Harvard Team Makes 10 Disease-Bearing Stem Cell Lines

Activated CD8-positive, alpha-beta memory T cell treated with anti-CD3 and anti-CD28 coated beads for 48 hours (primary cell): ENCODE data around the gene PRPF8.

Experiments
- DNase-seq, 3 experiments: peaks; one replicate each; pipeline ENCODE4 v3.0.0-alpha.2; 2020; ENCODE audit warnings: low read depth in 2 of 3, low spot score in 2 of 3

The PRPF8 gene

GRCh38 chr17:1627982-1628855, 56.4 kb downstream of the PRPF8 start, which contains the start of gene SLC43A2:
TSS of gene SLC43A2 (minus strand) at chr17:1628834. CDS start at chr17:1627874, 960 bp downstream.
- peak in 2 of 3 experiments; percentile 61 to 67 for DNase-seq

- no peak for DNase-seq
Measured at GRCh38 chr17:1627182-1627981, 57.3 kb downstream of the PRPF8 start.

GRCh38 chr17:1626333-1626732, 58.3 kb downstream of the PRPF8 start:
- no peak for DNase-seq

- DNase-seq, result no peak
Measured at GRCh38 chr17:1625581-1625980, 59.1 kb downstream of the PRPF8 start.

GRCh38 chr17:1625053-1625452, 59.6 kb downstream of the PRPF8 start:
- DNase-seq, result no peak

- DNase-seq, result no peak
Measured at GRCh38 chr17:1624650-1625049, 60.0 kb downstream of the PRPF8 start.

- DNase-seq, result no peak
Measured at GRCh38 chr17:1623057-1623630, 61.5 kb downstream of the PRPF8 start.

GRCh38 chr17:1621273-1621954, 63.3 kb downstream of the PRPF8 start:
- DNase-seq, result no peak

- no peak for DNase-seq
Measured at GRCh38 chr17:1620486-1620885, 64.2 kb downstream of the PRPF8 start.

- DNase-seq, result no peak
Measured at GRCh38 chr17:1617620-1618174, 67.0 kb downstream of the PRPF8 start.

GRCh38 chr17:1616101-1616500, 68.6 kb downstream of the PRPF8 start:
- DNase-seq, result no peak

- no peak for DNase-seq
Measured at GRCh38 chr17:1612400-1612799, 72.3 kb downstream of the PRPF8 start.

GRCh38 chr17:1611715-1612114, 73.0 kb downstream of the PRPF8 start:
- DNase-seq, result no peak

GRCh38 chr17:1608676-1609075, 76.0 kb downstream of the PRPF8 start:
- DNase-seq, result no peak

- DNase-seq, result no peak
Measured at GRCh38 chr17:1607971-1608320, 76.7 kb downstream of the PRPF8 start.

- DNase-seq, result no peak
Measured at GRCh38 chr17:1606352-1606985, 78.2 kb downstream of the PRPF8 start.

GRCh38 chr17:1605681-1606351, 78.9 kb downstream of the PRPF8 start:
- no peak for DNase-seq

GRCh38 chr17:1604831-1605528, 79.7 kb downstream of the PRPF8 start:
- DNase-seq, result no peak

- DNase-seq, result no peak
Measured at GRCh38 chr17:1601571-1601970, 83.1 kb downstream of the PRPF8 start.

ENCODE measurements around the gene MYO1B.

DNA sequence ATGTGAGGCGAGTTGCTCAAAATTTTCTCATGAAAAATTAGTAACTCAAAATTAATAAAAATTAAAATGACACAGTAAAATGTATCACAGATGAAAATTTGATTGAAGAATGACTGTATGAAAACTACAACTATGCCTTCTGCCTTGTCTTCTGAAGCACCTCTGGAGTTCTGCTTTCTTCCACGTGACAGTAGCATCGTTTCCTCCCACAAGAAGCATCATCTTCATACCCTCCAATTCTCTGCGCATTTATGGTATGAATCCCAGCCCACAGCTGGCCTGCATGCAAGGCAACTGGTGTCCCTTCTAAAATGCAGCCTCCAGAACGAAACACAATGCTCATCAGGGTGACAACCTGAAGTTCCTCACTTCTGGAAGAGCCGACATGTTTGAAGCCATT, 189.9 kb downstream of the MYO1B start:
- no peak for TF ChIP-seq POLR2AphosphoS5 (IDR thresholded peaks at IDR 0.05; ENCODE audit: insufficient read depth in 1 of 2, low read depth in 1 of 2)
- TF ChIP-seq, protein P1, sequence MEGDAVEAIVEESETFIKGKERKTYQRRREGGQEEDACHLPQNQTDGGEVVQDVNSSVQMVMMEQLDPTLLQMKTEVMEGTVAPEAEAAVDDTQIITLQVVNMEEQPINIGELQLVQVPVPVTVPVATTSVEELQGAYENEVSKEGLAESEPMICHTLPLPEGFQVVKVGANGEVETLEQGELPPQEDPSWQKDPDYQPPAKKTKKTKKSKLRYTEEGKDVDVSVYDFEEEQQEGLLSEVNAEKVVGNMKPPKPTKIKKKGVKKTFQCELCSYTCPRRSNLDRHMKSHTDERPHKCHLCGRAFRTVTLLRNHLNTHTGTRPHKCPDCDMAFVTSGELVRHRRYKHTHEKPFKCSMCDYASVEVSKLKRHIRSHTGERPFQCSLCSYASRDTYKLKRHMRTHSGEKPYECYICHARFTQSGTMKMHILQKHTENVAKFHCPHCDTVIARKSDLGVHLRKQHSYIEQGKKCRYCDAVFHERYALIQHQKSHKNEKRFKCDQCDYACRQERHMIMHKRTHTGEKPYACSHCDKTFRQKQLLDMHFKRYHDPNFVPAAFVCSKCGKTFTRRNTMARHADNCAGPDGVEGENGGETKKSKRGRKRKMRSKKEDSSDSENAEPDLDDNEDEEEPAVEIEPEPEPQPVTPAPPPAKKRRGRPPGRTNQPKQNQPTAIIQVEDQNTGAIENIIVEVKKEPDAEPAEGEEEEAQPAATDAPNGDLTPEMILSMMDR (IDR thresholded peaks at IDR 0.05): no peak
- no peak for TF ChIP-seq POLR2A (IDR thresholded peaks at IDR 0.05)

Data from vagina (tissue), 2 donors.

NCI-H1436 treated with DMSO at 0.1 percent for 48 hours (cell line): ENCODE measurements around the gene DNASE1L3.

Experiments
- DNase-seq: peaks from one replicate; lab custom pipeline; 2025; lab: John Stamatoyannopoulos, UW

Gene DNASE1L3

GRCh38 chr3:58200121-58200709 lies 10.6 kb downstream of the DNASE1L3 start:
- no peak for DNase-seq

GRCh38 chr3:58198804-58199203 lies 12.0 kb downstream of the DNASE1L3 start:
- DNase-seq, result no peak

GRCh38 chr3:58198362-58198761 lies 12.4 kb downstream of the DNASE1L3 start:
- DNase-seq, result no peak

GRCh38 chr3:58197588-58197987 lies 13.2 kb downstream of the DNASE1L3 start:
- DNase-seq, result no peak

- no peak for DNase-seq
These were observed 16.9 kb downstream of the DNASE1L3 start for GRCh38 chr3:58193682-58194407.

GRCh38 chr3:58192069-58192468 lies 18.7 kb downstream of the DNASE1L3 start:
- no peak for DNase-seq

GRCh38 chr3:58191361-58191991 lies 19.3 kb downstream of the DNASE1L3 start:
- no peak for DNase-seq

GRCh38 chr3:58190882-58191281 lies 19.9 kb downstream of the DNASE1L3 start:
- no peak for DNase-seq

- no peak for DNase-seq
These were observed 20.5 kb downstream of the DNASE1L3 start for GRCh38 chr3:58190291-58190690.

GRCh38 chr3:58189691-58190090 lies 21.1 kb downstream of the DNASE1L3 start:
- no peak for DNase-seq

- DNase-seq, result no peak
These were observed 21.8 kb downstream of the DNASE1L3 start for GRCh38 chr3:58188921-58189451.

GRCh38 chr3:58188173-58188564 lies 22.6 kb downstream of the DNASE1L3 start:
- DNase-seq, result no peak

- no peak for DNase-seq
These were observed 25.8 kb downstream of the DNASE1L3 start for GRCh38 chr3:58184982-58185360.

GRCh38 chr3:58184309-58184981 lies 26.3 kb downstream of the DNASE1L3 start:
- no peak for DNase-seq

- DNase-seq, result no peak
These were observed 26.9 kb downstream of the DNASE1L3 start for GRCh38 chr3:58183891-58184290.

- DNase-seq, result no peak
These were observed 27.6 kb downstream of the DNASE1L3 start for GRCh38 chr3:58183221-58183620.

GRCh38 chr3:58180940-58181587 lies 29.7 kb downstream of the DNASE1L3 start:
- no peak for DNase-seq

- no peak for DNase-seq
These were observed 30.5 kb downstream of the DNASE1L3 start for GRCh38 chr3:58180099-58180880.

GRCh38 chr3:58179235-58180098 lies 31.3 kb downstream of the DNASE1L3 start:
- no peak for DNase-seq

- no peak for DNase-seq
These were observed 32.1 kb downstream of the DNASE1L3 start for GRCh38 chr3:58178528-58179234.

Rob Waters reports on a new development in stem cell research — Harvard University scientists have made lines of stem cells, able to turn into any other cell in the body, from bits of skin or blood of 10 patients with genetic diseases including muscular dystrophy and juvenile diabetes, using Yamanaka’s technique for creating what Yamanaka calls “induced pluripotent stem cells, or IPS cells”. This is a favored technique for two key reasons: it is relatively easy and inexpensive to perform and it doesn’t require the use of human embryos or unfertilized eggs. Because human embryos aren’t used or harmed to create the IPS cells, the method sidesteps current ethical concerns.


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